A second aspect of the invention provides a moulded plastics support for use in making a mail bag as defined above which support comprises an elongate part attachable to the fabric of the bag adjacent the mouth of the bag and formed integrally with attachment means at one or more locations along the length thereof to extend generally orthogonally of the axis of the elongate part.
In this second aspect the elongate part is preferably generally flat and said attachment means comprises an apertured attachment member formed substantially at the midpoint of a longitudinally extending edge thereof to extend generally normally away therefrom and wherein the support is of a material such that it may be sewn onto the fabric of a mail bag.
Alternatively the elongate part may be generally flat and foldable substantially at it's midpoint, and said attachment comprise a pair of apertured attachment members formed at respective locations substantially midway between the ends thereof and said midpoint on the edge thereof to extend generally normally away therefrom, and wherein the support is of a material such that it may be sewn onto the fabric of a mail bag.
A third aspect of the invention provides a method of making a mail bag using supports as defined above, including the steps of folding and stitching edges of the piece of fabric to form a bag and fixing the elongate part of each support to the fabric of the bag with the support adjacent the mouth thereof such that the attachment means of each support extends above the mouth of the bag.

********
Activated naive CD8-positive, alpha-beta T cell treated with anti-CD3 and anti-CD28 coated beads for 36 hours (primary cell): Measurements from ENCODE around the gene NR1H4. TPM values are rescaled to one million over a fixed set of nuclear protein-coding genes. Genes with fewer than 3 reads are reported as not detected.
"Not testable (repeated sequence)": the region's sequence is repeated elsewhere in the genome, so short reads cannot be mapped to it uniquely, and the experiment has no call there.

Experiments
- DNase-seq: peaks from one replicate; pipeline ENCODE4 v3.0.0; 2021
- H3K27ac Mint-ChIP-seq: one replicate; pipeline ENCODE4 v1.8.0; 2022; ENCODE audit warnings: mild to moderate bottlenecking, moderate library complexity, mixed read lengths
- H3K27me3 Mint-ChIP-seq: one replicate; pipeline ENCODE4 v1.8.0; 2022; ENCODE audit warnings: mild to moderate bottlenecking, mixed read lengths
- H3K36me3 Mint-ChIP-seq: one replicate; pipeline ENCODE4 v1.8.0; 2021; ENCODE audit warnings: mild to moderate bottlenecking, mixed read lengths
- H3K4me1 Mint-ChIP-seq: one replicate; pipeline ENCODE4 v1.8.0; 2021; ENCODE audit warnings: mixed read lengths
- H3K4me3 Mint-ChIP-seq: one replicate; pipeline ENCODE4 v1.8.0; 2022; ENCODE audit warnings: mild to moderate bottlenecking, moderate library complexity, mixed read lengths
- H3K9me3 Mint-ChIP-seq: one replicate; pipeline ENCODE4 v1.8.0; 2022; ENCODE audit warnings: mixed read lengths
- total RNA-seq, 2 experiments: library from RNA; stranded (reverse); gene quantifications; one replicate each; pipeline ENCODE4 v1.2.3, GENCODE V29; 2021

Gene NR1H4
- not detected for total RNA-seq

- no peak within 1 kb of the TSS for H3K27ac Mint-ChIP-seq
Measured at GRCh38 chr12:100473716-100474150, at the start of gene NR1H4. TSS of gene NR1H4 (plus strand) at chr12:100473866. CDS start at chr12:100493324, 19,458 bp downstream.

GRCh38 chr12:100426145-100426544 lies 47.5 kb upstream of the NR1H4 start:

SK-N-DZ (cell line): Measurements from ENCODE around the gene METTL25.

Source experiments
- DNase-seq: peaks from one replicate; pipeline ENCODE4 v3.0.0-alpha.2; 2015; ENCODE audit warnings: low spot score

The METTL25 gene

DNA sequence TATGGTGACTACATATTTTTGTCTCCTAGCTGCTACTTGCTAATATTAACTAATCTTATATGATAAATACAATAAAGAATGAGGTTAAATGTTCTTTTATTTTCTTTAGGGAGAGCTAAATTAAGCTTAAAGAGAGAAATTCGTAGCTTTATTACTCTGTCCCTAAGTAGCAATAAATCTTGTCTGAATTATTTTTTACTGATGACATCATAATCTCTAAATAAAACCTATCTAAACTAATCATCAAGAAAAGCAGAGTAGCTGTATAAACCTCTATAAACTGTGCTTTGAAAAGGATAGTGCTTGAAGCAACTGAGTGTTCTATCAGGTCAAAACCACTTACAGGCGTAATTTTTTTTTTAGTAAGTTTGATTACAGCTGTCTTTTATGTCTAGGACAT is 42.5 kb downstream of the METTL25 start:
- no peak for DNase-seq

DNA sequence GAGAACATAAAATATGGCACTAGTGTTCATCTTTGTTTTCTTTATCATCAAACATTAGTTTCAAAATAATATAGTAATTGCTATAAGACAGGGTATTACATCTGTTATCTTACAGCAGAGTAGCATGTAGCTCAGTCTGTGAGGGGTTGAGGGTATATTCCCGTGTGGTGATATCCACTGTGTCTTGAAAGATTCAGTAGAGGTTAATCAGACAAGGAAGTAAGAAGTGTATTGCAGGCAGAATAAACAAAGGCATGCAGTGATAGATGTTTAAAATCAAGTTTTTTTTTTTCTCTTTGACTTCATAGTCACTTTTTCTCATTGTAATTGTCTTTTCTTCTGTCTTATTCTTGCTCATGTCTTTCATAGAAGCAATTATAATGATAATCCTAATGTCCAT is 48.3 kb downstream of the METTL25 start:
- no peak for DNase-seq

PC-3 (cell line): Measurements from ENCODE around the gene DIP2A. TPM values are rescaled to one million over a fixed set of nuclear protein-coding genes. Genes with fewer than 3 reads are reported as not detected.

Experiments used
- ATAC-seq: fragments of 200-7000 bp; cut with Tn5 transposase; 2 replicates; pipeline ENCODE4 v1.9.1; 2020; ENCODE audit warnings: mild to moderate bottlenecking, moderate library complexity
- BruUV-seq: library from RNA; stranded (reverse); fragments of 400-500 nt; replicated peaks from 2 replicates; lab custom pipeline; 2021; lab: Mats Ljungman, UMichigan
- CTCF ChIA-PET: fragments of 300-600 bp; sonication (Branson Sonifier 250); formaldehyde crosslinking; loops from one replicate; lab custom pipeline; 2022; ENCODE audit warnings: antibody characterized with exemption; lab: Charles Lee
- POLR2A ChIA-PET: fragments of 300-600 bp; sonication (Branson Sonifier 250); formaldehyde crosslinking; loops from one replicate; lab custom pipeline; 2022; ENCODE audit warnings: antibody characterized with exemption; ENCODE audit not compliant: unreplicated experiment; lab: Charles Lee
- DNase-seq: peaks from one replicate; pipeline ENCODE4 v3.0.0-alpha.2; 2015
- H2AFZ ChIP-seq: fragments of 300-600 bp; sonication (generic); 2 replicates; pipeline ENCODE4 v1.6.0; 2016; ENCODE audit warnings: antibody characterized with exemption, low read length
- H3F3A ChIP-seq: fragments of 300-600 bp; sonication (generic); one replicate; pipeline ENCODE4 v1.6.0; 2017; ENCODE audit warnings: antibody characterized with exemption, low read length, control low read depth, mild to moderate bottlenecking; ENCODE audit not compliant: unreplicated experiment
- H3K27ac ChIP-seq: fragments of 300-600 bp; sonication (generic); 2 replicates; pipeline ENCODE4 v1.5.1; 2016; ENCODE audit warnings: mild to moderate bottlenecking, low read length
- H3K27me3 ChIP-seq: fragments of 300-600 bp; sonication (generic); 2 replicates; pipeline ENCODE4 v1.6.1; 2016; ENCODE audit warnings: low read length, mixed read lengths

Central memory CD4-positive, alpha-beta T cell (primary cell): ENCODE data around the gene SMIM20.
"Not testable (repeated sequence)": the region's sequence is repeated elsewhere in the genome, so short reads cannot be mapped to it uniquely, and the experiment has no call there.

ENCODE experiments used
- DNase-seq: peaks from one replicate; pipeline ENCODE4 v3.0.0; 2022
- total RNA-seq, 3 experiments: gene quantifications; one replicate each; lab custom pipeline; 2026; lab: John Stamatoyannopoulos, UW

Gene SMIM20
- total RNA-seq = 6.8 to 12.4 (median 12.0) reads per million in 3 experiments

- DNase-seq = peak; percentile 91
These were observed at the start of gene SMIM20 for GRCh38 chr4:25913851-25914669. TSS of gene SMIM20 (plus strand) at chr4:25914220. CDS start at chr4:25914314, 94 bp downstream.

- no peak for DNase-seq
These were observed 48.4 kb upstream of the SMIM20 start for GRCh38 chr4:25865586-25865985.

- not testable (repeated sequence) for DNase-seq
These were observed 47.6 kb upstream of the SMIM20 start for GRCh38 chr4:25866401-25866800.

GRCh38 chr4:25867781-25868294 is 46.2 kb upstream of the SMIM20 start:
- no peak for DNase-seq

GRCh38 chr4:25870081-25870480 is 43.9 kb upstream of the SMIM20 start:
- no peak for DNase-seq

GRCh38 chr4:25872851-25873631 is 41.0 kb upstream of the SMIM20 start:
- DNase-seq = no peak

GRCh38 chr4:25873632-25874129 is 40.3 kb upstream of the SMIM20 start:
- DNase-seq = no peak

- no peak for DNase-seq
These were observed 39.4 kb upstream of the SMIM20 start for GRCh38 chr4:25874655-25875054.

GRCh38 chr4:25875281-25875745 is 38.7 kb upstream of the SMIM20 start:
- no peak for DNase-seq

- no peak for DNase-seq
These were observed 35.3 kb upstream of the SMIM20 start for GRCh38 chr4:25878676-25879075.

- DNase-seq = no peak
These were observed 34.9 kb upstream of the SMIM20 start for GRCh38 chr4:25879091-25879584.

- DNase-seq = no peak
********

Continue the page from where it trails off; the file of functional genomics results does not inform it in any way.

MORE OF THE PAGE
Preferably the method provides the steps of locating supports such that the elongate part of each support is adjacent and parallel to a folded edge of a piece of fabric and their longitudinal axes are substantially aligned, stitching the elongate part of each support to the folded edge of fabric and folding the fabric and stitching other edges thereof so as to form a bag with the attachment member of each support extending above the mouth of the bag.
Desirably the method includes the step of using fabric adapted to indicate the locations at which the or each elongate part of a support is to be located--advantageously, the fabric used has stripes of different colours woven thereinto, the spacing of the stripes being in substance the same as the length of the elongate members of the supports to be fixed to the fabric in making the mail bag.
The above and other aspects, features and advantages of the invention will become apparent from the following description of an embodiment of the invention made with reference to the accompanying drawings, in which:
FIG. 1 shows at A and B respectively side and end views of a support in accordance with the invention,
FIG. 2 illustrates at A a stage in the method embodying the invention of making a mail bag and at B a completed mail bag,
FIG. 3 illustrates a mail bag made in accordance with the invention supported in a frame, and
FIG. 4 illustrates at A and B alternatives to the embodiments described with reference to FIGS. 1 to 3
With reference now to FIGS. 1 and 2, a support 10 is shown to comprise an elongate part 12 of length P, height Q and thickness R. On one edge of Part 12, substantially at its midpoint there is provided a member 14 of height S and thickness T. In this embodiment of the support the height S and thickness T of member 14 are respectively greater than the height Q and thickness R of the elongate part 12 of support 10.
Member 14 is generally of the D-shape shown and the corners 16 where it meets the elongate part 12 are curved to increase the strength of support 10.
Support 10 is moulded in one piece from polypropelene.